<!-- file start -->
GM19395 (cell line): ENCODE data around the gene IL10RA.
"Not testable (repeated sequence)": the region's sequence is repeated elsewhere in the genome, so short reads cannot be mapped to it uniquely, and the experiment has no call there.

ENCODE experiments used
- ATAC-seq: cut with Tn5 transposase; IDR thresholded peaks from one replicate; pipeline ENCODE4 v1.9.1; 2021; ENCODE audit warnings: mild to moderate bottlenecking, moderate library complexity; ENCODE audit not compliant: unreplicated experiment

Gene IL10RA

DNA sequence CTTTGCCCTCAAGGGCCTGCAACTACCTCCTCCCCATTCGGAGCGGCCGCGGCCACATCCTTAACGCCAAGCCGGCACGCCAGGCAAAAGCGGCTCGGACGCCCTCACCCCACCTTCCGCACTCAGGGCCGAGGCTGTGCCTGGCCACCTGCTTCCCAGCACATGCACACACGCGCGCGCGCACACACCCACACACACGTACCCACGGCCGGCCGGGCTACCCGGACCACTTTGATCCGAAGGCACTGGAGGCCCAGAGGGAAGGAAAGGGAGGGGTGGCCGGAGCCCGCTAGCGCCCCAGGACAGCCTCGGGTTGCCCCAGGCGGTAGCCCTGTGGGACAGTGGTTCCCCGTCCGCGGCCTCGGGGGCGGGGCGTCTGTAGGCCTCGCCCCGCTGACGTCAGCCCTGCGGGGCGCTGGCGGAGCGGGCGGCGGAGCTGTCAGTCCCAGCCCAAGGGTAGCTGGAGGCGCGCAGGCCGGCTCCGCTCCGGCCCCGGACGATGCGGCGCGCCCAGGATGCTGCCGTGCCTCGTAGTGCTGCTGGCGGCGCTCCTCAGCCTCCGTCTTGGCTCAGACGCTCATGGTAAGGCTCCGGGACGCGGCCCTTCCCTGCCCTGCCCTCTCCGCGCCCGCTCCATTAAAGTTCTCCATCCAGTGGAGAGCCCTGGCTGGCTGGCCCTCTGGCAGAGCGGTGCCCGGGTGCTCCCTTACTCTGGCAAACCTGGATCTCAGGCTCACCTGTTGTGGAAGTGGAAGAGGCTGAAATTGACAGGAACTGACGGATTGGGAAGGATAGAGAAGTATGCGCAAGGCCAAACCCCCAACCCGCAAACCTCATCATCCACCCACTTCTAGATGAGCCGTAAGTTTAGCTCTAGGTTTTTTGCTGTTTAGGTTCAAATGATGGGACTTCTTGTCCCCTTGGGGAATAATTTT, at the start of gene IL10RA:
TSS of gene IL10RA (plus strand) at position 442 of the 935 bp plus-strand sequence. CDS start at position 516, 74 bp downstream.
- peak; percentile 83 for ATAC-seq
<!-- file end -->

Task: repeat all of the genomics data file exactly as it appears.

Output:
GM19395 (cell line): ENCODE data around the gene IL10RA.
"Not testable (repeated sequence)": the region's sequence is repeated elsewhere in the genome, so short reads cannot be mapped to it uniquely, and the experiment has no call there.

ENCODE experiments used
- ATAC-seq: cut with Tn5 transposase; IDR thresholded peaks from one replicate; pipeline ENCODE4 v1.9.1; 2021; ENCODE audit warnings: mild to moderate bottlenecking, moderate library complexity; ENCODE audit not compliant: unreplicated experiment

Gene IL10RA

DNA sequence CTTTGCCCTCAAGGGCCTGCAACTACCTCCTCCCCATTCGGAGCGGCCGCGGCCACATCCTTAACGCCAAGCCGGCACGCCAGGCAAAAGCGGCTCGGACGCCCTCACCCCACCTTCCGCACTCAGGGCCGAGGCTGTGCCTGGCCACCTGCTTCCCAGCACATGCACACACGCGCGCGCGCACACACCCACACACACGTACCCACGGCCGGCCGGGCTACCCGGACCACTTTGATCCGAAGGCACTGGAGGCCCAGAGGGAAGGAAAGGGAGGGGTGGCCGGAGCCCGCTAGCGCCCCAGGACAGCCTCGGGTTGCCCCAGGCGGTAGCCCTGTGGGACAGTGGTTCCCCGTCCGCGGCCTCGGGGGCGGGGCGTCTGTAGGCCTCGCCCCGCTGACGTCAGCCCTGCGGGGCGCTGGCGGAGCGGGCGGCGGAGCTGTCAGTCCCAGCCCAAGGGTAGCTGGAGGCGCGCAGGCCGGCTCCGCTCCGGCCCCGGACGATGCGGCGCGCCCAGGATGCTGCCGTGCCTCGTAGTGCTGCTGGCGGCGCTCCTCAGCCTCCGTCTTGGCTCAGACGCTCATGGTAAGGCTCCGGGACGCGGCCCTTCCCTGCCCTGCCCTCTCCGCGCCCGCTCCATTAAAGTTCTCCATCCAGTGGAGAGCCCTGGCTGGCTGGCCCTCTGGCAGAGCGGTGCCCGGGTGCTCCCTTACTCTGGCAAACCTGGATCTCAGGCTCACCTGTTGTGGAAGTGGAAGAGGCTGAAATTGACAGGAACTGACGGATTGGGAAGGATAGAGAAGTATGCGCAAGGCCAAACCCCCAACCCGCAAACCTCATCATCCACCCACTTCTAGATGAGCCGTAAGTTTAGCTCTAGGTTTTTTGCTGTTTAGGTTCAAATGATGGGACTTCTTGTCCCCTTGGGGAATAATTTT, at the start of gene IL10RA:
TSS of gene IL10RA (plus strand) at position 442 of the 935 bp plus-strand sequence. CDS start at position 516, 74 bp downstream.
- peak; percentile 83 for ATAC-seq